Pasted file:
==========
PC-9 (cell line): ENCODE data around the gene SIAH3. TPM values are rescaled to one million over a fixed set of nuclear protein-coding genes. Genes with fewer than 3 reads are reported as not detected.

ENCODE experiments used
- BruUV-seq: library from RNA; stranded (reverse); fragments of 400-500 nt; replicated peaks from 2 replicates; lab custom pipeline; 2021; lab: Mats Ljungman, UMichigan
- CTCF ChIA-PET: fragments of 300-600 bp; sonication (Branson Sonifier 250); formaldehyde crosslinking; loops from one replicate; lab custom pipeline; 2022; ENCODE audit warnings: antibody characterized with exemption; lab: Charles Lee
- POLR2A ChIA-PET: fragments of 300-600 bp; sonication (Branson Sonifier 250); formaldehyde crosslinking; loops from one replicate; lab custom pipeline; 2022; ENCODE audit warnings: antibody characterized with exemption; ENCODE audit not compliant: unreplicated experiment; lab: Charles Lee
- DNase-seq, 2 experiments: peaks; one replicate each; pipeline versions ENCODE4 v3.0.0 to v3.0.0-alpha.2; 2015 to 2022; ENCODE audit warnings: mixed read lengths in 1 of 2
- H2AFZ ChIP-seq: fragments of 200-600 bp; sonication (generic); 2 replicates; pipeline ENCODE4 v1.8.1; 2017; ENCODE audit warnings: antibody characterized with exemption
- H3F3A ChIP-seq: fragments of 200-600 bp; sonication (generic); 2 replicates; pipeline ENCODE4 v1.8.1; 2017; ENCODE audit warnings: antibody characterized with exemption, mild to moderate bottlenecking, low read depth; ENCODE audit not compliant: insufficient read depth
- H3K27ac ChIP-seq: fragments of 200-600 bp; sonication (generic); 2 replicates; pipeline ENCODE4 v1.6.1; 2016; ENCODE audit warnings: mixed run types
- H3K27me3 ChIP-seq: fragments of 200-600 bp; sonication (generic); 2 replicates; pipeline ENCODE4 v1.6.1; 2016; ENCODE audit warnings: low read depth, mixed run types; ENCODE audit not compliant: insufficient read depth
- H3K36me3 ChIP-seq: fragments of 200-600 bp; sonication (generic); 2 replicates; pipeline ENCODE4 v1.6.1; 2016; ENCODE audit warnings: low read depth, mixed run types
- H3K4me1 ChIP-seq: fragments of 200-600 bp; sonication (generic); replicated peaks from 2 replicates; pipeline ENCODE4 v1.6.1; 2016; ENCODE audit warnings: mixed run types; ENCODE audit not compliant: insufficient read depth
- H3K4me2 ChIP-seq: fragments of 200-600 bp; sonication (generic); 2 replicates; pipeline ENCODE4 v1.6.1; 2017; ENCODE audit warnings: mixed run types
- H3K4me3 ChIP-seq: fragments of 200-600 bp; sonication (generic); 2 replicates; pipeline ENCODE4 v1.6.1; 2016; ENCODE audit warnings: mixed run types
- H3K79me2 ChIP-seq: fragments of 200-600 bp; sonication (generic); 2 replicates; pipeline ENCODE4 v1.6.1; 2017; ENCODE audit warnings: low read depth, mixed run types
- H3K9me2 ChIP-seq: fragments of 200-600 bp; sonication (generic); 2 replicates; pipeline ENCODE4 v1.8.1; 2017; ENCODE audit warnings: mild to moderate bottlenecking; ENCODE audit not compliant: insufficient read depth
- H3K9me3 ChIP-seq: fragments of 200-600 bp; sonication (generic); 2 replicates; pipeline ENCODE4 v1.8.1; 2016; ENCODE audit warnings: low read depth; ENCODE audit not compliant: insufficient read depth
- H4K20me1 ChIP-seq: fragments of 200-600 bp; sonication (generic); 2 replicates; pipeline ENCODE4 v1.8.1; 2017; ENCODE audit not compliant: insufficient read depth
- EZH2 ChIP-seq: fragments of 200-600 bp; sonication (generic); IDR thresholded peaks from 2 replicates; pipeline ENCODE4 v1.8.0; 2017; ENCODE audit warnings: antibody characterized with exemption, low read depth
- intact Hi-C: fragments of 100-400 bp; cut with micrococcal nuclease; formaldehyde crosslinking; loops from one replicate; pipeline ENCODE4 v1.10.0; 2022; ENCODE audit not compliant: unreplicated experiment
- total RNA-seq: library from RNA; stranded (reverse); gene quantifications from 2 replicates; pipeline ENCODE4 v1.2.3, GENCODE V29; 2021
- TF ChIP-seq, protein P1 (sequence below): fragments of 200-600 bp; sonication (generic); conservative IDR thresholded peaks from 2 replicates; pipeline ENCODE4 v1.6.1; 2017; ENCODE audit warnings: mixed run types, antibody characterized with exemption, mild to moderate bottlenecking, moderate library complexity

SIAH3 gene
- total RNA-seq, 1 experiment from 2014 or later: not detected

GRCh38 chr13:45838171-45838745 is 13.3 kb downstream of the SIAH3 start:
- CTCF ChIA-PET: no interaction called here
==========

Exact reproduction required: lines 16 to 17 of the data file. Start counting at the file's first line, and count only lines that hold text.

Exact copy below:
- H3K9me2 ChIP-seq: fragments of 200-600 bp; sonication (generic); 2 replicates; pipeline ENCODE4 v1.8.1; 2017; ENCODE audit warnings: mild to moderate bottlenecking; ENCODE audit not compliant: insufficient read depth
- H3K9me3 ChIP-seq: fragments of 200-600 bp; sonication (generic); 2 replicates; pipeline ENCODE4 v1.8.1; 2016; ENCODE audit warnings: low read depth; ENCODE audit not compliant: insufficient read depth